Go Forward


The School of Global Japanese Studies aims to promote international education and to train students who can contribute to the global community, based on their thorough knowledge of Japanese and international studies, as well as international academic exchange.

Educational Objectives

The School of Global Japanese Studies focuses on Japanese studies from a global perspective. In addition to traditional Japanese culture, the school provides education and research on contemporary Japanese culture, an area of study that is attracting worldwide attention today. The school also focuses on Japanese social systems, including aspects of business, industry and society. The school further emphasizes intensive English language education and international studies. These programs are intended to enable students to understand other cultures and societies, become aware of Japan’s place in the world, and actively share their knowledge about Japan with others.

Diploma Policy

Students the School Aims to Develop:

Based on an educational policy that focuses on strengthening each individual, the School aims to develop multifaceted individuals who can contribute to the global community. We aim to provide a deep understanding of Japanese culture and social structure, as well as practical English and Japanese language skills, which will enable students to effectively express their opinions and convey information. In today’s globalized society, we aim to develop students with an understanding of Japan who seek to share valuable information with the global community from this perspective.

Educational Goals:

The School of Global Japanese Studies grants a bachelor’s degree in Global Japanese Studies to students who study for the required period and attain 124 credits according to the university regulations. The program is carefully designed based on the following goals:

(1) Students will acquire the ability to disseminate knowledge globally through their studies on Japanese culture and tradition, contemporary Japanese culture, and Japanese social systems.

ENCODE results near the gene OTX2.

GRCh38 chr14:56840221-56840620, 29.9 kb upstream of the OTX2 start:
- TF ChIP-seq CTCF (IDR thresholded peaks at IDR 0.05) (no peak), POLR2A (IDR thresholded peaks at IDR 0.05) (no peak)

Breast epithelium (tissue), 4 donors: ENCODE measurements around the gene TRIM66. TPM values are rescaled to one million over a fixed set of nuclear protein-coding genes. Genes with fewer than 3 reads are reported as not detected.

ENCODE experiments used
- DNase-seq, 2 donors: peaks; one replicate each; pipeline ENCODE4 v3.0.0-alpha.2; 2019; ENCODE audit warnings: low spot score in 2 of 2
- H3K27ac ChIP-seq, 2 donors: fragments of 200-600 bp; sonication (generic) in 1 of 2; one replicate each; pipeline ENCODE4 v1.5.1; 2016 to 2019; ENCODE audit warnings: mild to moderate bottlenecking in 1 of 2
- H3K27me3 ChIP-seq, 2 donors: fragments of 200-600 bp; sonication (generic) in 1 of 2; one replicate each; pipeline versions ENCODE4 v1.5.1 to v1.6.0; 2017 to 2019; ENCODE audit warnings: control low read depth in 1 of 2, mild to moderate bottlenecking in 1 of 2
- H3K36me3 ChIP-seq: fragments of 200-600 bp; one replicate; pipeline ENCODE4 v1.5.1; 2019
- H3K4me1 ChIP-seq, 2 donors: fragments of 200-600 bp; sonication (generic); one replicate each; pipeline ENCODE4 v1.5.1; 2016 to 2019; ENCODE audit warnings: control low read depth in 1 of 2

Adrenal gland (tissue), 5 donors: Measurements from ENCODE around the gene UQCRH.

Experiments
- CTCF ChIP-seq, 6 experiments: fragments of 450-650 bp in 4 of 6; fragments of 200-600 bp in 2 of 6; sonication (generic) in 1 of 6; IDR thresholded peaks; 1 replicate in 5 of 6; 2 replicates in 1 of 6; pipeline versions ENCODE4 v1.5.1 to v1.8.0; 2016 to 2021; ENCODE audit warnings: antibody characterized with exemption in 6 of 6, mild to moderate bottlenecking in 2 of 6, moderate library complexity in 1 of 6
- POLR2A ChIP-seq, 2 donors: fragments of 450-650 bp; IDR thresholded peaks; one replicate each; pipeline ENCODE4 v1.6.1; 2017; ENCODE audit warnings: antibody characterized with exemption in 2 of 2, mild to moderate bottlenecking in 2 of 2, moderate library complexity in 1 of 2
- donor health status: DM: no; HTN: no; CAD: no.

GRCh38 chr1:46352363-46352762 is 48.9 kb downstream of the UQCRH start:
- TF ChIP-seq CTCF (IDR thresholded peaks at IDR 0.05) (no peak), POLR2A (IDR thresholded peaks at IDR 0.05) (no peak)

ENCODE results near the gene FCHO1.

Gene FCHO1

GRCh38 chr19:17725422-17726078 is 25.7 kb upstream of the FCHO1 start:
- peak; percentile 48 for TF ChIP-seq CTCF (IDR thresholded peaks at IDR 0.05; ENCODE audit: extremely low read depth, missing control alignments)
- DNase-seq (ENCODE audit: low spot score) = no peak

(2) Students will acquire broad and accurate knowledge of international relations, cultures, societies, economies, and histories of other countries.

(3) Through extensive English and Japanese education, students will acquire advanced language skills such as thinking critically, communication and presentation of information and ideas. This will enable students to play an active role in the global community.

(4) Students will acquire advanced communicative skills in the Japanese language, which forms the basis of Japanese culture.

(5) Through experiences in our community of students with diverse cultural backgrounds and by studying abroad, students will acquire intercultural understanding, practical foreign language ability, and the ability to work in a diverse community. 

Curriculum Policy

Curriculum Vision:

The curriculum aims to promote an intensive English language and international liberal arts education so that students can contribute actively to the global community with confidence and sensibility. In addition to Japanese traditional culture, the curriculum features contemporary Japanese culture, which currently attracts the world’s attention. The foundation for the transmission of these— knowledge of the Japanese language as well as the corporate and social systems operating in Japanese society—is also featured in the curriculum.

Curriculum Structure: 

Students in the Japanese Track are required to take the following courses in their first and second years: “English,” “Japanese” (international students only), “Introduction to Global Japanese Studies,” “Academic ICT Literacy,” “Academic Writing in Japanese, and “Basic Seminar in Global Japanese Studies.”
Students in the English Track (a program that enables students to earn a degree in English) are required to take the following courses in their first and second years: “Introduction to Global Japanese Studies,” “Research Paper Writing,” “Speech and Presentation,” “Academic ICT Literacy,” “Basic Seminar in Global Japanese Studies,” and “Introduction to Academic Studies and Career Development.”
In their third and fourth years, there are no required courses for Japanese Track and English Track students. Students can choose a wide variety of courses in Global Japanese Studies as well as General Studies, based on their interests. Students can also take some seminar subjects specializing in research and practical activities (Seminar A/B/ C/D) from their second year.

Curriculum Characteristics: 

(1) First-year courses focus on developing active learning skills by learning, through a range of materials and media, a variety of skills such as information literacy, writing reports, making presentations, and conducting research. These subjects include “Academic ITC Literacy,” “Academic Writing in Japanese,” and “Basic Seminar in Global Japanese Studies.”

(2) In the second, third, and fourth years, students can enroll in small-size “Seminar” courses in specialized fields. In these courses, students learn about their specialization through in-depth discussions with faculty and other students. Full-time faculty are in charge of these courses encouraging students to participate actively and look ahead to their future career paths.